What I Learned from Walter the Tailor

What I Learned from Walter the Tailor


This past weekend, I needed to get some dress pants altered so I visited my friend Walter the Tailor. Walter has been in the same tiny shop for the past 33 years; his business undoubtedly reliant on returning customers such as me. I enjoy spending time with Walter, mostly because I have no clue what’s in store for me with each visit. And he’s a darn good tailor.

As we exchanged pleasantries, I asked Walter how business was going.

“It’s hard to make money these days.”

“Tell me about it,” I replied. “I work for the Church.”

Walter laughed as he started on my first pair of pants. We talked about sports, politics, news, and of course, religion. Walter is a lapsed Catholic – at least that’s what I gather from him. He doesn’t go to Mass regularly, but he does read the Bible. His favourite book is Psalms.

“Do you read the Bible every day?” Walter asked me...much like he does every time I see him. Either he forgets that he asks me or he likes to hear my answer.

“I try my best to,” I said.

“Do you know my favourite part?” Walter asked.


“How did you know?”

“Because you’ve told me before. Many times in fact.”

“It’s my favourite book,” Walter replied, seemingly oblivious to my last response. 

We continued our small talk. I told him about my family and about my job working for the Archdiocese of Vancouver. He mentioned that whenever he is downtown, he likes to stop by Holy Rosary Cathedral to pray. He asked me what I was passionate about. I told him my family, my faith, and the Vancouver Canucks. I asked him the same question. He replied with reading the Bible and playing chess (not at the same time).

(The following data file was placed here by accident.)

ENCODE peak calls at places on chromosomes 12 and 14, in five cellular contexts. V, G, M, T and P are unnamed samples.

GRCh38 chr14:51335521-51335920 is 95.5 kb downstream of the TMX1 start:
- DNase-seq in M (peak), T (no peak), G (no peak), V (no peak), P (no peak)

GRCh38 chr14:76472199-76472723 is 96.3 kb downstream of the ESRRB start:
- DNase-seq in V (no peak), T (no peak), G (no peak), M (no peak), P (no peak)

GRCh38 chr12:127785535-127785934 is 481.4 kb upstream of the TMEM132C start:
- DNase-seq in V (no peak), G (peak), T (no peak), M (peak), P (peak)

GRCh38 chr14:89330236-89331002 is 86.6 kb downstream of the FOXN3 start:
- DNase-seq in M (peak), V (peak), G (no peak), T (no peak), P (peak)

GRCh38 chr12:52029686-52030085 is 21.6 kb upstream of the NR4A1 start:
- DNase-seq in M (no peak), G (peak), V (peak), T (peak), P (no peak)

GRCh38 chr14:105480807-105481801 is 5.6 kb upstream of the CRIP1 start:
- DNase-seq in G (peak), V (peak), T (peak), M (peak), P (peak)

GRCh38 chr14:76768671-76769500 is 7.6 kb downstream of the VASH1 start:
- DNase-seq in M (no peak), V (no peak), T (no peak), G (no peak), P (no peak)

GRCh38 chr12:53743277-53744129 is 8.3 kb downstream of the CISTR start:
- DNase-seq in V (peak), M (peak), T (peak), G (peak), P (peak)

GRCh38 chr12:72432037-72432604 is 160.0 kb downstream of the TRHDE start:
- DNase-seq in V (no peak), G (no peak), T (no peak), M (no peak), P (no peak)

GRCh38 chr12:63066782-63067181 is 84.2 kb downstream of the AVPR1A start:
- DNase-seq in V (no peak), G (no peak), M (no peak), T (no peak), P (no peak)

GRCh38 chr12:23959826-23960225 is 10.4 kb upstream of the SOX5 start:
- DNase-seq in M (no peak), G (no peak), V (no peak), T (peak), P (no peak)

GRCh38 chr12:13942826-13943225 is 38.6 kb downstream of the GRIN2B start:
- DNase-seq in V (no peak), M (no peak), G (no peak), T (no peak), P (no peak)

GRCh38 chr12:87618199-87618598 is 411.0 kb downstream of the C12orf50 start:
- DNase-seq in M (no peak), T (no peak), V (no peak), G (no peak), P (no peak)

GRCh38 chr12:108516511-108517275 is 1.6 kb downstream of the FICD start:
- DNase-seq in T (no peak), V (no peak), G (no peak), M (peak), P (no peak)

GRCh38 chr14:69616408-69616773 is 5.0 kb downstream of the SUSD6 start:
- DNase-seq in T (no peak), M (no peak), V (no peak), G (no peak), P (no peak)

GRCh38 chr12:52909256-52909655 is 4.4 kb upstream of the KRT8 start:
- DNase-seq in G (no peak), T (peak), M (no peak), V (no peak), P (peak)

Then he asked me something I wasn’t prepared for.

“Will you read to me?”

“Pardon me?”

“Here,” Walter said as he handed me a book called “The Golden Dozen” by Irving Chernev. Written in 1976, it chronicled the 12 greatest chess players of all time. I took a seat on the stool and I started reading aloud about Lasker, Alekhine, and Capablanca. When it came to the technical parts, I had no clue what I was reading. I likely butchered every second name I got to. I looked over at Walter and he was smiling as he was sewing.

“Keep going,” he implored. “Hearing you read gives me energy.”

So I kept going. Once in a while, Walter would tell me to move on to another profile. Or he’d correct me on a name of a person or place. Throughout, his big smile never left his face and tears started to form in his eyes.

“You are a very good reader and speaker,” Walter said. “Thank you for reading to me. Hearing you read this book to me makes me so happy. It gives me energy. Why is that?”

I paused before answering him. “It’s because I’m reading about something you love. Something you’re passionate about. Something you desire to learn about. Something that’s very important to you.”

Right then and right there, it hit me. This is how I’m going to grow in my Catholic faith now that the Church’s Year of Faith has ended.

Ever since I was baptized Catholic as an 18 year-old in 1993, I’ve been on a lifetime mission to learn more about the faith through prayer, service, and relationships. One thing I haven’t been doing enough is reading.

Whether it’s the Bible, the YOUCAT, news and magazine articles, encyclicals, or papal exhortations, I need to deliberately carve out time to read. It’s been easy – especially over this past Year of Faith – to get caught up in the busy-ness of running events, consulting, speaking, and blogging. Now that the Year of Faith has ended, my goal is to become more educated in the Church’s history and prevalent issues.

Following my own advice, I need to trust that by reading more, I will fall more deeply in love with our Catholic faith. I will become more passionate. I will become more articulate. And I will become a better conversation partner.

When Walter finished the last pair of pants, I paid him and reached for my keys.  As I did so, he noticed the large number of keys on my keychain.

“Just like the keys of St. Peter” Walter exclaimed.

“I’m not going to heaven yet.”

We shook hands and as I walked to my car, I thanked God for the blessed time spent with Walter the Tailor.

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